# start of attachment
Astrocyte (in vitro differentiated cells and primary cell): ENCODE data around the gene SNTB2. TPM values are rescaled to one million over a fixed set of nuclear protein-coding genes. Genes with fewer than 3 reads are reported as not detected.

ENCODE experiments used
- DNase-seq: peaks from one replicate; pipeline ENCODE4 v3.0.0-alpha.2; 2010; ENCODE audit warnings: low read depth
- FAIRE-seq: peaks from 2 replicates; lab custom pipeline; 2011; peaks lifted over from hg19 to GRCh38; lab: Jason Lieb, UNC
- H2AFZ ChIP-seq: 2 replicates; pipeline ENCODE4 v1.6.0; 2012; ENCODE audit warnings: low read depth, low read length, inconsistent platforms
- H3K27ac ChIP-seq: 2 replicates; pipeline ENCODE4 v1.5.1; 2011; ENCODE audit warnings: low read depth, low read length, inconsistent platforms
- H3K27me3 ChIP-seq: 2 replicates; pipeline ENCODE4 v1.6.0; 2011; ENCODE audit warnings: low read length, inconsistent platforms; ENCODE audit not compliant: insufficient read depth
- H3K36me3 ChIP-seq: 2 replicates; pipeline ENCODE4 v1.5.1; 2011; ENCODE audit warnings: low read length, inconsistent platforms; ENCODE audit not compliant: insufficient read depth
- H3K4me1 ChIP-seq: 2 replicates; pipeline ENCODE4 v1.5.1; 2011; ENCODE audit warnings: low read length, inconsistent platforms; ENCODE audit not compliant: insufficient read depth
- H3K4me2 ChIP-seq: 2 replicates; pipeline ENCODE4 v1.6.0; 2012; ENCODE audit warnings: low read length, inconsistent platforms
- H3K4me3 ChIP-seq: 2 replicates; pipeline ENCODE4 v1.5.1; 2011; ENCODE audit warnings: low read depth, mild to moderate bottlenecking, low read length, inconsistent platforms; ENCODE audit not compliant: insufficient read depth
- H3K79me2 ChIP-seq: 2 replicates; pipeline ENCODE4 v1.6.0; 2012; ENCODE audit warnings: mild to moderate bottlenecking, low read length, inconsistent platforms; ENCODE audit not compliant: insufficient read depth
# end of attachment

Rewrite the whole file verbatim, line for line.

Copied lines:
Astrocyte (in vitro differentiated cells and primary cell): ENCODE data around the gene SNTB2. TPM values are rescaled to one million over a fixed set of nuclear protein-coding genes. Genes with fewer than 3 reads are reported as not detected.

ENCODE experiments used
- DNase-seq: peaks from one replicate; pipeline ENCODE4 v3.0.0-alpha.2; 2010; ENCODE audit warnings: low read depth
- FAIRE-seq: peaks from 2 replicates; lab custom pipeline; 2011; peaks lifted over from hg19 to GRCh38; lab: Jason Lieb, UNC
- H2AFZ ChIP-seq: 2 replicates; pipeline ENCODE4 v1.6.0; 2012; ENCODE audit warnings: low read depth, low read length, inconsistent platforms
- H3K27ac ChIP-seq: 2 replicates; pipeline ENCODE4 v1.5.1; 2011; ENCODE audit warnings: low read depth, low read length, inconsistent platforms
- H3K27me3 ChIP-seq: 2 replicates; pipeline ENCODE4 v1.6.0; 2011; ENCODE audit warnings: low read length, inconsistent platforms; ENCODE audit not compliant: insufficient read depth
- H3K36me3 ChIP-seq: 2 replicates; pipeline ENCODE4 v1.5.1; 2011; ENCODE audit warnings: low read length, inconsistent platforms; ENCODE audit not compliant: insufficient read depth
- H3K4me1 ChIP-seq: 2 replicates; pipeline ENCODE4 v1.5.1; 2011; ENCODE audit warnings: low read length, inconsistent platforms; ENCODE audit not compliant: insufficient read depth
- H3K4me2 ChIP-seq: 2 replicates; pipeline ENCODE4 v1.6.0; 2012; ENCODE audit warnings: low read length, inconsistent platforms
- H3K4me3 ChIP-seq: 2 replicates; pipeline ENCODE4 v1.5.1; 2011; ENCODE audit warnings: low read depth, mild to moderate bottlenecking, low read length, inconsistent platforms; ENCODE audit not compliant: insufficient read depth
- H3K79me2 ChIP-seq: 2 replicates; pipeline ENCODE4 v1.6.0; 2012; ENCODE audit warnings: mild to moderate bottlenecking, low read length, inconsistent platforms; ENCODE audit not compliant: insufficient read depth